Yeah I honestly think some homeschools are more like traditional classrooms than some school classes. To be honest though that's one of the strong points for homeschool to me. Kids that thrive on desks and structured activities can have that model and kids that need motion and movement and variety can do it that way. Some of the more modern classrooms would have made it hard for me to learn as I never do well in a chaotic or noisy environment. We also have the suggestions from Singapore where the classrooms are very plain and uncluttered.

 

I don't think the style of classroom is key it's what happens inside it.

 

Also as far as school versus homeschool for me now the best answer to that is year by year - right now at this point in time this feels like the best solution for me and my children.

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The DeVos thing was, indeed, silly. She is coming from the same conception as many homeschoolers that public education is still kids in rows of desks with raised hands. I'm sure that's the reality in some places but the teachers are right that that's not the norm anymore.

 

But there's drawbacks to the new norms too. From what I can see, there's a lot of empty tech time. Time when kids or teachers are spending a lot of effort to get tech to work or start or mesh or whatever. There's a lot of group project time - some of that is good, but some of it is bad. There's not a lot of solid content being taught, especially in the early grades. It's a lot more "thinking skills". I second what someone mentioned about about Why Students Don't Like School on that one. I also see a lot of showy work that doesn't have much behind it. One of the huge things when I finally left the classroom was that I was the only teacher who refused to do "Powerpoint presentations" as this massive skill and assignment. There's something to it, but it's also... it mostly looks good more than it actually asks kids to do anything deeper, but teachers use it instead of more serious writing assignments now - not just in addition, but instead. And those kids in those classrooms are still experiencing the same homework burden and the same overzealous standardized testing regimen that we all know is not good.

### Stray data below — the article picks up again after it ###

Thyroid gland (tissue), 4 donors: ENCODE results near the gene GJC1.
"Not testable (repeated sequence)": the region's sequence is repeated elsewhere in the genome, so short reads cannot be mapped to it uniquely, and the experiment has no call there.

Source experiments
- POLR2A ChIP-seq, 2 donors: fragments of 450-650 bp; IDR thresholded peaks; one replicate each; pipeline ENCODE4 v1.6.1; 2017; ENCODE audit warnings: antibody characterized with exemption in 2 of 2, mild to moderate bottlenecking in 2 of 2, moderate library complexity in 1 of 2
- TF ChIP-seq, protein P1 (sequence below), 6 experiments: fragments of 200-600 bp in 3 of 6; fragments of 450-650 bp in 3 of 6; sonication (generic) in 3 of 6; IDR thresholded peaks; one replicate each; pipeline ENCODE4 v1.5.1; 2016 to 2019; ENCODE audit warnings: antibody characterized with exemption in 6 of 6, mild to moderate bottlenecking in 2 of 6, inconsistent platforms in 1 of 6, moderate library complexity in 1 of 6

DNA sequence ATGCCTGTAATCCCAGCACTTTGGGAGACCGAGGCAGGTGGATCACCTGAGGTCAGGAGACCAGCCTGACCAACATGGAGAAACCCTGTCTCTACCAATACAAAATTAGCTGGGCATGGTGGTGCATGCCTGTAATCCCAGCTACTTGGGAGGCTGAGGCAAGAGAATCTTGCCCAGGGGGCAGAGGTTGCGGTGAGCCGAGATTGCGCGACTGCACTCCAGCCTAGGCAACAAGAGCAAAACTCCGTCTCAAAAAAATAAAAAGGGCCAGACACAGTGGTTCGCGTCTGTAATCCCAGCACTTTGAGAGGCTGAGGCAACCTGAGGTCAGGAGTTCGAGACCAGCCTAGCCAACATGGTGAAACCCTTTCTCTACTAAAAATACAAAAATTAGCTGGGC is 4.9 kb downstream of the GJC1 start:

There's good stuff going on in classrooms too... I know I'll get slammed on this, but there's some good group work stuff going on in classrooms, especially with math and engineering and problem based learning. There are some good things with rigor in top end schools too. And much better foreign language education in a lot of schools.. there's good for sure. I just see that there are downsides to the supposedly "good" new setups.

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Our homeschool classroom looks like it has time traveled from the mid century modern era. My kids can think in there. Of course, this is also a home, so they can read in a rocking chair, sprawled out on bed or floor, on the porch, or up a tree. They are not chained to desks or to group projects, either one.

 

Anytime I start to wonder about my homeschooling choice, I Google images of chaotic and overstimulating schoolrooms of today, which make our entire ADD family very twitchy. And I read articles about the not-so-great outcomes of iPads (in lieu of textbooks) and project based learning! Our local schools are all in, for those methods, but do not adequately teach the lessons (or even subjects) that I want my children to learn.

 

Also, I may not have a smartboard, but I've had 100% of my graduates, so far, accepted to good universities with full merit scholarships, after a happy, healthy childhood...that would not have been their story in either sense, had they attended our local public schools.